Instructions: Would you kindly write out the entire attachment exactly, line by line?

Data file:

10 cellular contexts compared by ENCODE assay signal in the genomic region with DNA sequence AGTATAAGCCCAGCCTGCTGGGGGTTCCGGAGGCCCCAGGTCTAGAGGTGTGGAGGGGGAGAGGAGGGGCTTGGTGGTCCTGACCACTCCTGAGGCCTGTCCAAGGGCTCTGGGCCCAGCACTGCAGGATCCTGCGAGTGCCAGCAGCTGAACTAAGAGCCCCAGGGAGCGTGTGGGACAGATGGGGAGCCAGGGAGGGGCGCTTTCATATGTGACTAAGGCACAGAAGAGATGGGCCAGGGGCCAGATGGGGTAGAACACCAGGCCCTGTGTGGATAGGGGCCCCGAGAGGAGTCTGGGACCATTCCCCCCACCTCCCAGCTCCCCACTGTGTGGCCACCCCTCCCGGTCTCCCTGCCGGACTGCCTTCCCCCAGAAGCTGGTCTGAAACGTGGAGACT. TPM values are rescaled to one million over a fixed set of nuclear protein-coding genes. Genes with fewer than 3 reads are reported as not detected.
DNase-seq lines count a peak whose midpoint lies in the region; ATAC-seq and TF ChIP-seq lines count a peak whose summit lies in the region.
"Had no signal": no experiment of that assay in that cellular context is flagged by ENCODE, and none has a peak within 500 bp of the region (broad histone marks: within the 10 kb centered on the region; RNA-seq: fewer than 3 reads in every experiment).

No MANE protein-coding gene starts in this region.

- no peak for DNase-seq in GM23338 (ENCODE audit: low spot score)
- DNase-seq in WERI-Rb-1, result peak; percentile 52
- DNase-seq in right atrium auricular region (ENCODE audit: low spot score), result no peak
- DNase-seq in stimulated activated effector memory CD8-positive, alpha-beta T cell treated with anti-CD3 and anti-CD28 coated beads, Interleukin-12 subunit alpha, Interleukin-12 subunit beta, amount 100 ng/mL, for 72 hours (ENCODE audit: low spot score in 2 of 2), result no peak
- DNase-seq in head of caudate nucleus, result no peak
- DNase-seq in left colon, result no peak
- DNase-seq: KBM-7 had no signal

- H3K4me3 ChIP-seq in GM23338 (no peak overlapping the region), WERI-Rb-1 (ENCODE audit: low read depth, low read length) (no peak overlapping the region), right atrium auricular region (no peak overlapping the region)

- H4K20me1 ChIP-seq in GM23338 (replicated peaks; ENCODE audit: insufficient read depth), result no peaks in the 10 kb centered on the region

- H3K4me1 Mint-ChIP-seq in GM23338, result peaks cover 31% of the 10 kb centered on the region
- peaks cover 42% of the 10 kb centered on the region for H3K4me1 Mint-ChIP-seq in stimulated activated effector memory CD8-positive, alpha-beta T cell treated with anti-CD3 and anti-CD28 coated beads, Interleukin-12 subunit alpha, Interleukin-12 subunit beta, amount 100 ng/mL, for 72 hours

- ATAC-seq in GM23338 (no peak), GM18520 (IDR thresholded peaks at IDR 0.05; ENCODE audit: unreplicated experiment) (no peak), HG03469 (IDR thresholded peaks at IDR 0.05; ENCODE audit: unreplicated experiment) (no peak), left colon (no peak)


10 cellular contexts compared by ENCODE assay signal in the genomic region with DNA sequence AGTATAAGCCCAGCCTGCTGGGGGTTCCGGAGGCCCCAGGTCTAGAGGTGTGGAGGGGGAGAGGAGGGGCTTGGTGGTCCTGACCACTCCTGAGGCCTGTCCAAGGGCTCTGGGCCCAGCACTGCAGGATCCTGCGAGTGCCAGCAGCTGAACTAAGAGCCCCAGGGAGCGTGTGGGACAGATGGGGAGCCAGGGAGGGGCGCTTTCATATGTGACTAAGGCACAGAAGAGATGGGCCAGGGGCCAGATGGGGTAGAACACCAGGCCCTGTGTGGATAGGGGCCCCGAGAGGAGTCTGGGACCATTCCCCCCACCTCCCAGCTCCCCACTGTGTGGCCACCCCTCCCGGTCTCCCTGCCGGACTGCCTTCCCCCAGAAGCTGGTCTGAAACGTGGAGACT. TPM values are rescaled to one million over a fixed set of nuclear protein-coding genes. Genes with fewer than 3 reads are reported as not detected.
DNase-seq lines count a peak whose midpoint lies in the region; ATAC-seq and TF ChIP-seq lines count a peak whose summit lies in the region.
"Had no signal": no experiment of that assay in that cellular context is flagged by ENCODE, and none has a peak within 500 bp of the region (broad histone marks: within the 10 kb centered on the region; RNA-seq: fewer than 3 reads in every experiment).

No MANE protein-coding gene starts in this region.

- no peak for DNase-seq in GM23338 (ENCODE audit: low spot score)
- DNase-seq in WERI-Rb-1, result peak; percentile 52
- DNase-seq in right atrium auricular region (ENCODE audit: low spot score), result no peak
- DNase-seq in stimulated activated effector memory CD8-positive, alpha-beta T cell treated with anti-CD3 and anti-CD28 coated beads, Interleukin-12 subunit alpha, Interleukin-12 subunit beta, amount 100 ng/mL, for 72 hours (ENCODE audit: low spot score in 2 of 2), result no peak
- DNase-seq in head of caudate nucleus, result no peak
- DNase-seq in left colon, result no peak
- DNase-seq: KBM-7 had no signal

- H3K4me3 ChIP-seq in GM23338 (no peak overlapping the region), WERI-Rb-1 (ENCODE audit: low read depth, low read length) (no peak overlapping the region), right atrium auricular region (no peak overlapping the region)

- H4K20me1 ChIP-seq in GM23338 (replicated peaks; ENCODE audit: insufficient read depth), result no peaks in the 10 kb centered on the region

- H3K4me1 Mint-ChIP-seq in GM23338, result peaks cover 31% of the 10 kb centered on the region
- peaks cover 42% of the 10 kb centered on the region for H3K4me1 Mint-ChIP-seq in stimulated activated effector memory CD8-positive, alpha-beta T cell treated with anti-CD3 and anti-CD28 coated beads, Interleukin-12 subunit alpha, Interleukin-12 subunit beta, amount 100 ng/mL, for 72 hours

- ATAC-seq in GM23338 (no peak), GM18520 (IDR thresholded peaks at IDR 0.05; ENCODE audit: unreplicated experiment) (no peak), HG03469 (IDR thresholded peaks at IDR 0.05; ENCODE audit: unreplicated experiment) (no peak), left colon (no peak)